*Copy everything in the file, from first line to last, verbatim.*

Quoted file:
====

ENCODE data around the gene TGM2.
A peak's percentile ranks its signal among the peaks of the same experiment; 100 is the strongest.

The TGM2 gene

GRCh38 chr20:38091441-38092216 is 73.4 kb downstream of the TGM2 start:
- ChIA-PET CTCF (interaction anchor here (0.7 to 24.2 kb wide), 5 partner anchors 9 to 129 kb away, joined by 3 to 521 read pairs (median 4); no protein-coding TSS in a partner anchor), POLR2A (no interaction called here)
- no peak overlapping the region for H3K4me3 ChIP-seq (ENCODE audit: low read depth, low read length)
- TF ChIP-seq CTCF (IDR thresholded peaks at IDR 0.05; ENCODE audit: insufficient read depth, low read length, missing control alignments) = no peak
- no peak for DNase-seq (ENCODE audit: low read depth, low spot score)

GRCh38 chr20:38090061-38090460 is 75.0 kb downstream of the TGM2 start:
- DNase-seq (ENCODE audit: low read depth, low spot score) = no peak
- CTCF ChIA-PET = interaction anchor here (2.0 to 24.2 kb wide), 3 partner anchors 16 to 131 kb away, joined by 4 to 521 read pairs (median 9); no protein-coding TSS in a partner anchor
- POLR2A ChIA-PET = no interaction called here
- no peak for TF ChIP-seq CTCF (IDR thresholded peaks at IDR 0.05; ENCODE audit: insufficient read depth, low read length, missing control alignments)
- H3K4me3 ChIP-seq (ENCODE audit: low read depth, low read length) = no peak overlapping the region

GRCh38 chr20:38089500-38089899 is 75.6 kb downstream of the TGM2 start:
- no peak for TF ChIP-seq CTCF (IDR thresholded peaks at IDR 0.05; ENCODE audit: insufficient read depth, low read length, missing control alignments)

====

ENCODE data around the gene TGM2.
A peak's percentile ranks its signal among the peaks of the same experiment; 100 is the strongest.

The TGM2 gene

GRCh38 chr20:38091441-38092216 is 73.4 kb downstream of the TGM2 start:
- ChIA-PET CTCF (interaction anchor here (0.7 to 24.2 kb wide), 5 partner anchors 9 to 129 kb away, joined by 3 to 521 read pairs (median 4); no protein-coding TSS in a partner anchor), POLR2A (no interaction called here)
- no peak overlapping the region for H3K4me3 ChIP-seq (ENCODE audit: low read depth, low read length)
- TF ChIP-seq CTCF (IDR thresholded peaks at IDR 0.05; ENCODE audit: insufficient read depth, low read length, missing control alignments) = no peak
- no peak for DNase-seq (ENCODE audit: low read depth, low spot score)

GRCh38 chr20:38090061-38090460 is 75.0 kb downstream of the TGM2 start:
- DNase-seq (ENCODE audit: low read depth, low spot score) = no peak
- CTCF ChIA-PET = interaction anchor here (2.0 to 24.2 kb wide), 3 partner anchors 16 to 131 kb away, joined by 4 to 521 read pairs (median 9); no protein-coding TSS in a partner anchor
- POLR2A ChIA-PET = no interaction called here
- no peak for TF ChIP-seq CTCF (IDR thresholded peaks at IDR 0.05; ENCODE audit: insufficient read depth, low read length, missing control alignments)
- H3K4me3 ChIP-seq (ENCODE audit: low read depth, low read length) = no peak overlapping the region

GRCh38 chr20:38089500-38089899 is 75.6 kb downstream of the TGM2 start:
- no peak for TF ChIP-seq CTCF (IDR thresholded peaks at IDR 0.05; ENCODE audit: insufficient read depth, low read length, missing control alignments)